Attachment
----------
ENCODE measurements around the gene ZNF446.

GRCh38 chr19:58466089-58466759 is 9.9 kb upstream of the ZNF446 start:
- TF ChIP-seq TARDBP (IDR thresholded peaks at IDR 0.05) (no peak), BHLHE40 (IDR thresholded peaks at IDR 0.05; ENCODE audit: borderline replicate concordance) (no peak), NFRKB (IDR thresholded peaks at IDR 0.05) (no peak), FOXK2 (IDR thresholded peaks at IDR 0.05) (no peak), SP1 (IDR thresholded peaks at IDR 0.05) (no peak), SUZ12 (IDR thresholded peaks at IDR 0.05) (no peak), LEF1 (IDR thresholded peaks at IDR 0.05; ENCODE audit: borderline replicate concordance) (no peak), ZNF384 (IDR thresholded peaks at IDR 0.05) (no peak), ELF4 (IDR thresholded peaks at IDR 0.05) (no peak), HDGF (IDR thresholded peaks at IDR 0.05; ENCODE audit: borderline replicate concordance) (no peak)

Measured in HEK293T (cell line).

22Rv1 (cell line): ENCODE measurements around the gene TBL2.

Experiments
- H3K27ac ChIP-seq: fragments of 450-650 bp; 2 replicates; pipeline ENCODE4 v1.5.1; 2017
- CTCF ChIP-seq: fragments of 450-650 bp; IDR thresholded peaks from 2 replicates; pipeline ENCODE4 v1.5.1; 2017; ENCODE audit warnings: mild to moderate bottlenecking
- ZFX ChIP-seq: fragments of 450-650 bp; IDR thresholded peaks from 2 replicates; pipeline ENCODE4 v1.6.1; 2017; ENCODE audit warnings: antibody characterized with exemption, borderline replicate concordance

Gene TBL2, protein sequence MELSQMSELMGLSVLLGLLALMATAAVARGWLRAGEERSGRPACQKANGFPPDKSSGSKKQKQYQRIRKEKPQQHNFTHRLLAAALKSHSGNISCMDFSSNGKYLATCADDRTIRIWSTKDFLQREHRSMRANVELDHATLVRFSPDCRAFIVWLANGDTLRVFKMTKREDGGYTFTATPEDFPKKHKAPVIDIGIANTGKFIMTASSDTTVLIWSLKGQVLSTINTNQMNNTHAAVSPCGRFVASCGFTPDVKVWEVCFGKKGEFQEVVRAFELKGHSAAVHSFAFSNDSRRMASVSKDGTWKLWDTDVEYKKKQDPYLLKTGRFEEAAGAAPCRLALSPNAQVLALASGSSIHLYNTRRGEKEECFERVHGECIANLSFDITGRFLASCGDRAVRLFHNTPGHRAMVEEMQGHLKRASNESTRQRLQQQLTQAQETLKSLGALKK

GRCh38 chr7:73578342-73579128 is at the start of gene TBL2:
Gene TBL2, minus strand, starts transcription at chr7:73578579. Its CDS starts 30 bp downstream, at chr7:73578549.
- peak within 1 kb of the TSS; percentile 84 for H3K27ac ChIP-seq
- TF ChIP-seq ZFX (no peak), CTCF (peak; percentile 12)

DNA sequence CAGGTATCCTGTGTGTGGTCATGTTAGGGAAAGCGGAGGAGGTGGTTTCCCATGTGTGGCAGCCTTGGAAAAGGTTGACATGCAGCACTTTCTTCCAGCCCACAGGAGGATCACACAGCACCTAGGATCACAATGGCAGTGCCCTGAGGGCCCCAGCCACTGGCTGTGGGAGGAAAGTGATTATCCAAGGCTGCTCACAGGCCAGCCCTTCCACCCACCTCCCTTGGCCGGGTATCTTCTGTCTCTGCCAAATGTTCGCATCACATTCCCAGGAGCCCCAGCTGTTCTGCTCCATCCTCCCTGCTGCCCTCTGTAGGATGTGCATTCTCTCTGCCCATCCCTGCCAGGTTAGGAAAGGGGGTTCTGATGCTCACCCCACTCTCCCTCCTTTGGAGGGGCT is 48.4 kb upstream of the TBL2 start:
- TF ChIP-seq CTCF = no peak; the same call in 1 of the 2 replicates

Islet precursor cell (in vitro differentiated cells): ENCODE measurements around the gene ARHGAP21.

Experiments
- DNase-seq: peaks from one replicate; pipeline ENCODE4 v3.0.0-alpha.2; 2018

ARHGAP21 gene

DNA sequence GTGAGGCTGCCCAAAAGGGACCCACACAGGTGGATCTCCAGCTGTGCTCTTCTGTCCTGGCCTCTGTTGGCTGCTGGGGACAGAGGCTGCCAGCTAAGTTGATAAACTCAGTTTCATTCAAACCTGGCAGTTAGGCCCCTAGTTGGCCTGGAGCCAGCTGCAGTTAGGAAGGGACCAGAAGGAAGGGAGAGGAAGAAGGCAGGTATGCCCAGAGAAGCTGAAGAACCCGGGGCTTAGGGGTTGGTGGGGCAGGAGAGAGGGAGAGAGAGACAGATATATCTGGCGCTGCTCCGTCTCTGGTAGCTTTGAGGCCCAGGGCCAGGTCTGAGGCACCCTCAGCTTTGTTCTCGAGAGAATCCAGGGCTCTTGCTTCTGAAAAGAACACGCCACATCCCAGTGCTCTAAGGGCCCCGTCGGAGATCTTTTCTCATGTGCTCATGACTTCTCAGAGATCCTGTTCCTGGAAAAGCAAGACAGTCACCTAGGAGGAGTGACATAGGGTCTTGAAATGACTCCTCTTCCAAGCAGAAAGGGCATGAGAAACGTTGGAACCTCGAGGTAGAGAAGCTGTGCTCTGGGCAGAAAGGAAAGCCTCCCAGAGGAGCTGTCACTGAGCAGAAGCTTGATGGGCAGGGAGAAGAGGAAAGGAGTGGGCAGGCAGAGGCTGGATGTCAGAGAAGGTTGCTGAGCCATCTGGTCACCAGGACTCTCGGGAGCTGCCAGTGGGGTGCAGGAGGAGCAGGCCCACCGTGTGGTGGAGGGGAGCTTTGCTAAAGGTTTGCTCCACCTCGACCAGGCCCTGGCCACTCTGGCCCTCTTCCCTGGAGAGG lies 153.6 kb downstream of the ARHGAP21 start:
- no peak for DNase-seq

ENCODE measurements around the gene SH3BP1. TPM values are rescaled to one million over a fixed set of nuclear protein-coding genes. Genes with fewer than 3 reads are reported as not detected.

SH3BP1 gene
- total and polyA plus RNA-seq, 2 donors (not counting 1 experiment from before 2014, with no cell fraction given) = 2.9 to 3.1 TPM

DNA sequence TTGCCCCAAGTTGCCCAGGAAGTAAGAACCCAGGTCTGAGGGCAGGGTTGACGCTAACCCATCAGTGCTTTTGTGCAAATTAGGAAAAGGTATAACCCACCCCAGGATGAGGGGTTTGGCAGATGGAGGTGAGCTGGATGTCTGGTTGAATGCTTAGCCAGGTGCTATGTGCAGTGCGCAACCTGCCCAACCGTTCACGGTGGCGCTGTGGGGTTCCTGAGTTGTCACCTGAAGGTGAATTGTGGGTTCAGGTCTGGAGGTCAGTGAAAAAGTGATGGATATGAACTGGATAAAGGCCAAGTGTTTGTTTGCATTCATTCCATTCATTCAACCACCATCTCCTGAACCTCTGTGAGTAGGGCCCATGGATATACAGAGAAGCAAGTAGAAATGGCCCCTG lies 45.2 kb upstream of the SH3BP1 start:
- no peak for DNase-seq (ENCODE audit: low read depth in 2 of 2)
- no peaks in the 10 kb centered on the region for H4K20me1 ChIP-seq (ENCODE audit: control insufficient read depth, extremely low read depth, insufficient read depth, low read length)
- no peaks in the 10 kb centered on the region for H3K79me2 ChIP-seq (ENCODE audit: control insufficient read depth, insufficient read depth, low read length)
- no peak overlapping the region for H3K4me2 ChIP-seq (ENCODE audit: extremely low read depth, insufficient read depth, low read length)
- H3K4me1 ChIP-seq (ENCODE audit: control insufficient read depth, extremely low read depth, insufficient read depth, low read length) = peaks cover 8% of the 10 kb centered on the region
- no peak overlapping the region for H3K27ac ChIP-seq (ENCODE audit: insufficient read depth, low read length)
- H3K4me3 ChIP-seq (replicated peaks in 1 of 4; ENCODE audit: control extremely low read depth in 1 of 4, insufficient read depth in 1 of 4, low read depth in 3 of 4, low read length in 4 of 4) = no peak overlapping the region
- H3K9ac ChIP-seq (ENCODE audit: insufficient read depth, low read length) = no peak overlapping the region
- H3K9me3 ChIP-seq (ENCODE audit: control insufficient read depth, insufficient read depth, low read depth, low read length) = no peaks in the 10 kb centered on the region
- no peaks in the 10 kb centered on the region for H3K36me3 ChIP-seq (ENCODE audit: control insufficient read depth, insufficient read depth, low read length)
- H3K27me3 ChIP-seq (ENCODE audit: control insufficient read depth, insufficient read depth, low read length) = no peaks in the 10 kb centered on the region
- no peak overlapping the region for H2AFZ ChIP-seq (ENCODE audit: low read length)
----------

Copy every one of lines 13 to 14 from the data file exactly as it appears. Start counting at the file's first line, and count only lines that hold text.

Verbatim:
- peak within 1 kb of the TSS; percentile 84 for H3K27ac ChIP-seq
- TF ChIP-seq ZFX (no peak), CTCF (peak; percentile 12)